Rose Ogola, WFP Public Information Officer in Kenya, was caught in action during her recent work in the Horn of Africa.
Have you ever wondered what it would be like to live and work "in the field" for WFP?
Join Rose as she takes you on a journey from her home base in Nairobi to Dadaab, one of the largest refugee camps in the world, to help cover the unfolding crisis in the Horn of Africa.
Rose joined WFP in 2009 and is currently working as a public information officer in Kenya.
When I left Nairobi for Dadaab to cover WFP’s response to the huge Somali influx, I didn’t know what to expect. Of course I knew that I was going to meet with people who are suffering the effects of drought, but honestly I was not prepared for the amount of suffering that I came face to face with.
The first day I went to the Dagahaley reception centre in Dadaab, the first sight I met was of hundreds of people waiting outside the gates for their turn to go through the recognition process which enables them to access the various services including food assistance.
Just looking at these people, it was evident that they had endured a lot. They looked tired, haggard and desperate. With many of these being children, one would expect them to be playing as children do irrespective of the situation; but not these children, instead they sat quietly and others slept on the dusty ground.
Then came the horror stories. Stories of how people, mostly children died on the way, succumbing to starvation, because they did not have food or water as they trekked, in some cases, up to 30 days from Somalia to Kenya.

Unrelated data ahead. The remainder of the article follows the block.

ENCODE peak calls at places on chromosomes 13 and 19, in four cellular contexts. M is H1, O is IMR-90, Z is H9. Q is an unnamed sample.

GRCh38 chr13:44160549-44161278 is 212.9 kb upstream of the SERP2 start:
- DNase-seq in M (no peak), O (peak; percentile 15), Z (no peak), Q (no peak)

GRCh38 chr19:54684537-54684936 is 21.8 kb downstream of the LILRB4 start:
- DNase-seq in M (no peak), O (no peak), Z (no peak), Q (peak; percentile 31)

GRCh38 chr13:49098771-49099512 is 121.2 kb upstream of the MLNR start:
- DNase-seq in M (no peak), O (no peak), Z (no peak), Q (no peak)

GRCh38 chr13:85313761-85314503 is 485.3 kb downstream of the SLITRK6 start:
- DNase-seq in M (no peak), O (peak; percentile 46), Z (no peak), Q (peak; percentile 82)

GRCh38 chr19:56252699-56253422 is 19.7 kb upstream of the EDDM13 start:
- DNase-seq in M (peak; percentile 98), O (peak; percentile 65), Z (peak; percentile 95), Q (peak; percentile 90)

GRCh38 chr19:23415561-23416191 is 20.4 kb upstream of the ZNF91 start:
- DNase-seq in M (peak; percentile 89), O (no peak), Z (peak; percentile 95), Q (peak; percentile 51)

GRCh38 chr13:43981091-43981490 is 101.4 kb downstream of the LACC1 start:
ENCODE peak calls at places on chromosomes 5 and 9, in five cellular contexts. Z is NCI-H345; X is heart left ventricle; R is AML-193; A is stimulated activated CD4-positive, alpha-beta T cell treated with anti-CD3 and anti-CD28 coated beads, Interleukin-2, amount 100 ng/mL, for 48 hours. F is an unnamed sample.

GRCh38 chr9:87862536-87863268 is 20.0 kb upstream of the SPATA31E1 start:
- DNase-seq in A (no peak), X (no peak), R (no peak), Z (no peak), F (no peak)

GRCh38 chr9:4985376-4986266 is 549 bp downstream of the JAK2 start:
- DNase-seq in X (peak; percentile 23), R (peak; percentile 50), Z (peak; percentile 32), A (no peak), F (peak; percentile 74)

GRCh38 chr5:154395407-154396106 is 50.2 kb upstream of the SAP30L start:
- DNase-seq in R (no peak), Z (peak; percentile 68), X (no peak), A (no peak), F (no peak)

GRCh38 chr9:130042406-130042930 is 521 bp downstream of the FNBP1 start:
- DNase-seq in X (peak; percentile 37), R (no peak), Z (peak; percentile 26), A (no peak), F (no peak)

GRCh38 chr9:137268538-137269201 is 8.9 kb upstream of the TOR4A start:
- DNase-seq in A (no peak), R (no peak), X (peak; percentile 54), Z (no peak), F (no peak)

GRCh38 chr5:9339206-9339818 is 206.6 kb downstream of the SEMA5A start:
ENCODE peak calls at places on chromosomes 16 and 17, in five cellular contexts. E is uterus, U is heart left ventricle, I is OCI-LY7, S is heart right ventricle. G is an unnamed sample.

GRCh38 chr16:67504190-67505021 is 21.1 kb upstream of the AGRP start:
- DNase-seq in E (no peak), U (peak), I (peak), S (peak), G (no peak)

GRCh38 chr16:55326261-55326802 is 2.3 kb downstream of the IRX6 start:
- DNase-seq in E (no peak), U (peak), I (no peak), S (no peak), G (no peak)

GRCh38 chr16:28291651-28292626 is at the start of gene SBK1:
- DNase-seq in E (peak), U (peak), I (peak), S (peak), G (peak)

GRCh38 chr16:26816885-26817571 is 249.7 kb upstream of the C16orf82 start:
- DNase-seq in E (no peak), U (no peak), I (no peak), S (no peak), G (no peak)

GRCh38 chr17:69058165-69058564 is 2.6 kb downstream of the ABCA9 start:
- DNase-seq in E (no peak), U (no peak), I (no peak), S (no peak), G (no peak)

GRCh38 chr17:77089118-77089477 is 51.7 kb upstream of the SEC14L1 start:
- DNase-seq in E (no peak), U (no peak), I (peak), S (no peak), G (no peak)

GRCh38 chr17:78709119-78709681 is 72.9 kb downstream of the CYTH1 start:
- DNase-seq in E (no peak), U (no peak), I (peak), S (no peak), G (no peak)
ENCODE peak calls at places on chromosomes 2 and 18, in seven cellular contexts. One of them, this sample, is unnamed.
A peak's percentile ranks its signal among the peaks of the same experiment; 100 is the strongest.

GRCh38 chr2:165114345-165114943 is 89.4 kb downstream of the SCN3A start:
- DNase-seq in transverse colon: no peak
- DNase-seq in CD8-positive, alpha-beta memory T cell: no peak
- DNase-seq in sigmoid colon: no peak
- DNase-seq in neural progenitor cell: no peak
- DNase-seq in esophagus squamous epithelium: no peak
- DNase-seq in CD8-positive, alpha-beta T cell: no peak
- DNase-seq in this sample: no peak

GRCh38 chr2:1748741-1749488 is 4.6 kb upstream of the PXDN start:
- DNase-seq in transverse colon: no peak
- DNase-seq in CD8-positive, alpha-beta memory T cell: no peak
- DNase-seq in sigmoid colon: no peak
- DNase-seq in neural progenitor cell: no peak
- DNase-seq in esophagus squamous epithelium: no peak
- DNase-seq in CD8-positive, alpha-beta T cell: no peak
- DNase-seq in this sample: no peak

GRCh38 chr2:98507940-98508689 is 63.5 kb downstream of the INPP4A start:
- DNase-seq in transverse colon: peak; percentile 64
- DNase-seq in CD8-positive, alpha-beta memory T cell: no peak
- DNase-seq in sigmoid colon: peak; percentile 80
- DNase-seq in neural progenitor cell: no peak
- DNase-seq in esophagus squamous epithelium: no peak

That first day was very emotional for me, maybe because as a mother, I put myself in the shoes of those mothers who had to bury their children on the way or who watched helplessly as their children cried from hunger.
I actually had to shake and remind myself that I needed to take pictures and write stories that would tell the world what these people were going through and that they needed assistance. I then donned my hard shell and went to work.
One of the things that gratified me most was the look on the faces of the refugees once they received their 21 day ration of food. I remember one woman, Saruuro Mohamud, who I met early in the morning carrying her seven year old physically disabled daughter as together with the rest of her family, as they trekked to the reception centre, having walked for 25 days from Somalia with very little food or water. Later that day, I found her and her family of nine sitting next to bags of food they had received and she was tickling her children who were laughing helplessly. That sight made me thank God that I worked for the World Food Programme, which can change the look of despair, to one of hope.
Written by Rose Ogola, WFP Public Information Officer in Kenya